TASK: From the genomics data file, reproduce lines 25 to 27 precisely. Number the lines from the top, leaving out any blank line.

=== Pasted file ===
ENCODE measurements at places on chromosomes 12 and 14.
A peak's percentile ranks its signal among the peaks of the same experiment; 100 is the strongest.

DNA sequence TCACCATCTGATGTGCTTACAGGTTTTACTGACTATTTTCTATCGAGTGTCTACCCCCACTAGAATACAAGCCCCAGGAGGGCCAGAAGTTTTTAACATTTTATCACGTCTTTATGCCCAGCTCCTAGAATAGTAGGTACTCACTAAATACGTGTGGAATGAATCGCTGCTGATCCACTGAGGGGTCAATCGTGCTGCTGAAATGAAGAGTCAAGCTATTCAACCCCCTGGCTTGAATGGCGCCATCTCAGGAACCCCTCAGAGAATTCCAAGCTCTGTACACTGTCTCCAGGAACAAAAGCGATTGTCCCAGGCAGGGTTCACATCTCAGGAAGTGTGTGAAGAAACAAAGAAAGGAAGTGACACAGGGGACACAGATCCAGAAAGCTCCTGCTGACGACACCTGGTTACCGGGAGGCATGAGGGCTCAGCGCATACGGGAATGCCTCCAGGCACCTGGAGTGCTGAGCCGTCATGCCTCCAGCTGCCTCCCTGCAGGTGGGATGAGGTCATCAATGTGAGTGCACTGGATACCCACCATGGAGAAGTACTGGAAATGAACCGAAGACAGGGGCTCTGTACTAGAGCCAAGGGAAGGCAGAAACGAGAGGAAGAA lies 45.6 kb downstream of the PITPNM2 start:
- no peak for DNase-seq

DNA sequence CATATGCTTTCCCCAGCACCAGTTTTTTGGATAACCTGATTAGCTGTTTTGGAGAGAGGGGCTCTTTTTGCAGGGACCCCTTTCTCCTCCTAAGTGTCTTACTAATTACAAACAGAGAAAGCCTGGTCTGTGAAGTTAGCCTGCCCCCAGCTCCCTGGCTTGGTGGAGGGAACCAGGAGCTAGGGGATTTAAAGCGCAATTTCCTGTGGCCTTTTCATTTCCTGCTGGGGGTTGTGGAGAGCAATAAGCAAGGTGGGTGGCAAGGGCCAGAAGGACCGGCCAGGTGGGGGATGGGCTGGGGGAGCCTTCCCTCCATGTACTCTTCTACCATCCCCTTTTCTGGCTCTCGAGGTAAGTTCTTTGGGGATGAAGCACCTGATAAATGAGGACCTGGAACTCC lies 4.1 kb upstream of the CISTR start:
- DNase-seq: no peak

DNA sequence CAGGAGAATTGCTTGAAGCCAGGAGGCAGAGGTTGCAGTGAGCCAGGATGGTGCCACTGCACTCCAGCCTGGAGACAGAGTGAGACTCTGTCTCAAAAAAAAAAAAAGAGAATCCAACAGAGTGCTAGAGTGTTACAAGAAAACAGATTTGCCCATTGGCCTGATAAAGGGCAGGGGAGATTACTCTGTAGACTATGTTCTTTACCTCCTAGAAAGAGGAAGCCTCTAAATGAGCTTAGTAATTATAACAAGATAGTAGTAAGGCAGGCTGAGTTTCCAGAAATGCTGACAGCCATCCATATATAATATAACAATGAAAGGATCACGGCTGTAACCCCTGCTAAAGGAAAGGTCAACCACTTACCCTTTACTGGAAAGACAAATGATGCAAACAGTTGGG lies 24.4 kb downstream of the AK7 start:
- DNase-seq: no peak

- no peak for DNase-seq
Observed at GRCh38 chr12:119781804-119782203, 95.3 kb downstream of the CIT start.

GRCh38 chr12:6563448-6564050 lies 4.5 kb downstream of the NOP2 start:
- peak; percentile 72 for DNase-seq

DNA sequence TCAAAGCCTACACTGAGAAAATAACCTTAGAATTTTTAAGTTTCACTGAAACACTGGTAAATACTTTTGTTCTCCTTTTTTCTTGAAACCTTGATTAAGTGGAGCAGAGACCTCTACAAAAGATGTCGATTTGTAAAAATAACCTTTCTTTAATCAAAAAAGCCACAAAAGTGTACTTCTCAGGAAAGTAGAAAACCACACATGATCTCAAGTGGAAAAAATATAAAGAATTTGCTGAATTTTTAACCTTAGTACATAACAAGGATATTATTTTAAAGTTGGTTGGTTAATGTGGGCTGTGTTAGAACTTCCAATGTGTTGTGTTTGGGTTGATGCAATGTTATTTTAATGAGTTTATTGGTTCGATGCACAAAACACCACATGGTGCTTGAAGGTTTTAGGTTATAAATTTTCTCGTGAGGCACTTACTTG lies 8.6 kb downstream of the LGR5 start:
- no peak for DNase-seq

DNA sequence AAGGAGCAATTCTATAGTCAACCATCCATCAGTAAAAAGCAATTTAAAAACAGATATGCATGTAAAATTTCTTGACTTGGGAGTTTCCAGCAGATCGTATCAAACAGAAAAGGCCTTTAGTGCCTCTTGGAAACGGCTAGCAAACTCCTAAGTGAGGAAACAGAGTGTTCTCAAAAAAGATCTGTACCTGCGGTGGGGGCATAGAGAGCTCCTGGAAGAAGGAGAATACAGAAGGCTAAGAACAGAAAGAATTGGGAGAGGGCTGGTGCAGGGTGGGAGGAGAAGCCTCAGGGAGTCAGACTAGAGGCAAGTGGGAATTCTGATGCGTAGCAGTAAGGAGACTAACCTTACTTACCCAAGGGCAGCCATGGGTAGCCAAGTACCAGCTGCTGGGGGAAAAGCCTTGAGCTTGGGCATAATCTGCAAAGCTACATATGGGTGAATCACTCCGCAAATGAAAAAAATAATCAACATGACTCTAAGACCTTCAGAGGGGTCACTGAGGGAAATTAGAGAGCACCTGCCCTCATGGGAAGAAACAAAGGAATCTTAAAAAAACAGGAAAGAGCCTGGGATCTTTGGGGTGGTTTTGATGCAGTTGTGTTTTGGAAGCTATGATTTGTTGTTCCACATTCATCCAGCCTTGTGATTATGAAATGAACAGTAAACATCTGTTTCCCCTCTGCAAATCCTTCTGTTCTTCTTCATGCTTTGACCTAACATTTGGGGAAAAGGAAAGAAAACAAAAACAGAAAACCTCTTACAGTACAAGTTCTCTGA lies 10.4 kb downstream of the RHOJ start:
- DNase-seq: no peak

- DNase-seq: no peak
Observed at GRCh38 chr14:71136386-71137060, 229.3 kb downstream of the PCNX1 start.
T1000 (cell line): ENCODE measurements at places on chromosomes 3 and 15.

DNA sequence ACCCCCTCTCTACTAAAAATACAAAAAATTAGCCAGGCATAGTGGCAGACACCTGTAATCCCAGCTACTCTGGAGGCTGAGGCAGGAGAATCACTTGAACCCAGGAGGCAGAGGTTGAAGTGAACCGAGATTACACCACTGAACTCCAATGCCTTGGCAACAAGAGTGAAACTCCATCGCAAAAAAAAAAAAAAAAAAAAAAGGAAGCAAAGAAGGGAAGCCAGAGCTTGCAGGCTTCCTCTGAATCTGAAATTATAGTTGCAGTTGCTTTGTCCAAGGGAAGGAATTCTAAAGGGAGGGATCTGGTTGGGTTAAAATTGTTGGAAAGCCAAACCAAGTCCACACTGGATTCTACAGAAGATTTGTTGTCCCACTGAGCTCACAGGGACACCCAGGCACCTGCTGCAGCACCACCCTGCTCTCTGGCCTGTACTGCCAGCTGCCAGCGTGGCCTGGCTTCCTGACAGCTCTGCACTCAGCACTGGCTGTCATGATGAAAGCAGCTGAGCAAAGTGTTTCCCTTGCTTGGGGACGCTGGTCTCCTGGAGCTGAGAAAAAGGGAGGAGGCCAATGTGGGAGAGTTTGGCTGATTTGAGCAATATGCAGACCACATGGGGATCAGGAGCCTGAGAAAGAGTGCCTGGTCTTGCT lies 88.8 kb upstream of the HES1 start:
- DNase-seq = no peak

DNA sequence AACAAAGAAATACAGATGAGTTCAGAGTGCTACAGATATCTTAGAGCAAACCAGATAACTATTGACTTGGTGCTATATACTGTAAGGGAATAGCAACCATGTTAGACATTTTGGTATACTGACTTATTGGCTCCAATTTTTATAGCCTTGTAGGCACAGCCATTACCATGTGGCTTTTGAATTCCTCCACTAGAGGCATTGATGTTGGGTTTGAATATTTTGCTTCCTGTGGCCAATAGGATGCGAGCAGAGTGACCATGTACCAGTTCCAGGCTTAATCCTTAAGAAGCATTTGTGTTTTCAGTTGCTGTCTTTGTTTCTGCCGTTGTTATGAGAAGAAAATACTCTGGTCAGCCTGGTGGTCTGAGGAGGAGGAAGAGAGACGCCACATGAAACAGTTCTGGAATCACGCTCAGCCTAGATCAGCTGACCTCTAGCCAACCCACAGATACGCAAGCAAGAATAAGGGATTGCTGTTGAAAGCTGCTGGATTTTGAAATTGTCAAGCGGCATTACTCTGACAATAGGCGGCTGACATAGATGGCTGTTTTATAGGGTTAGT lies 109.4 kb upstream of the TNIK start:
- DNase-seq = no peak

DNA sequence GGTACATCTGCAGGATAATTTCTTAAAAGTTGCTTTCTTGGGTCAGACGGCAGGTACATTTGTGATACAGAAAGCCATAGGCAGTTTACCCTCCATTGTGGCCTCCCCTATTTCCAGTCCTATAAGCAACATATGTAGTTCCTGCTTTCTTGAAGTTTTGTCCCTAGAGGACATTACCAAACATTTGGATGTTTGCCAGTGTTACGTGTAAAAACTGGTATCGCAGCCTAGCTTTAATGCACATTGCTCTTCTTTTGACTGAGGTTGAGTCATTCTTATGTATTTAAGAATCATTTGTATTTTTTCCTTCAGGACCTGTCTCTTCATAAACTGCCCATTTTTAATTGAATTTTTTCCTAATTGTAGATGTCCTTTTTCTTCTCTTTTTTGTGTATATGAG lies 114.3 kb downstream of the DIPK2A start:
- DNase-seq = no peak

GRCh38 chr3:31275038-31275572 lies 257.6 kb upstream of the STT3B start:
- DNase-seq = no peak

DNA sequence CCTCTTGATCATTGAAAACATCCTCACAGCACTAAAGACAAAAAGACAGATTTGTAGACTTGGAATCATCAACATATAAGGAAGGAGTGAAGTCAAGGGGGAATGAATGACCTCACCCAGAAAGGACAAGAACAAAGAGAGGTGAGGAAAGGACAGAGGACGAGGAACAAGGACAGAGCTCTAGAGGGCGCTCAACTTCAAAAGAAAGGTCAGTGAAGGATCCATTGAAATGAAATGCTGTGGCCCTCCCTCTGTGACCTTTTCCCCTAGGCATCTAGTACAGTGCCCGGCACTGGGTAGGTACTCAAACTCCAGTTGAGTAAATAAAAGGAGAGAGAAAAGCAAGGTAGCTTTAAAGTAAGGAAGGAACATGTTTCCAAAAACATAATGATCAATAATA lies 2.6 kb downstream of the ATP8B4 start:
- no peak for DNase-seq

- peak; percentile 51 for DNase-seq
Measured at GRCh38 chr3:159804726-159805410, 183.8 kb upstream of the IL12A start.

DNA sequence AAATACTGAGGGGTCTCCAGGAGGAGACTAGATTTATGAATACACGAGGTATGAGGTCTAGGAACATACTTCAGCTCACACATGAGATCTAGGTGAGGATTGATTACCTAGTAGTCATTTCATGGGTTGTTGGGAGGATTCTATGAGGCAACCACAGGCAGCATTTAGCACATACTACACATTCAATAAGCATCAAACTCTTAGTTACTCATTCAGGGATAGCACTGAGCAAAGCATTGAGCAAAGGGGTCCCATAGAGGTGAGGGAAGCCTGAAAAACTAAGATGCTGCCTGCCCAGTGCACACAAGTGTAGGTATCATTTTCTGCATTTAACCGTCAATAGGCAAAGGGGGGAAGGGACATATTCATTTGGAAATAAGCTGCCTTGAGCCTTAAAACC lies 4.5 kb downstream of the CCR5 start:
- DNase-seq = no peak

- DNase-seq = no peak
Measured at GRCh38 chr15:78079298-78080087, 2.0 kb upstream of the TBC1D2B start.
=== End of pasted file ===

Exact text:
- DNase-seq = no peak

GRCh38 chr3:31275038-31275572 lies 257.6 kb upstream of the STT3B start:
- DNase-seq = no peak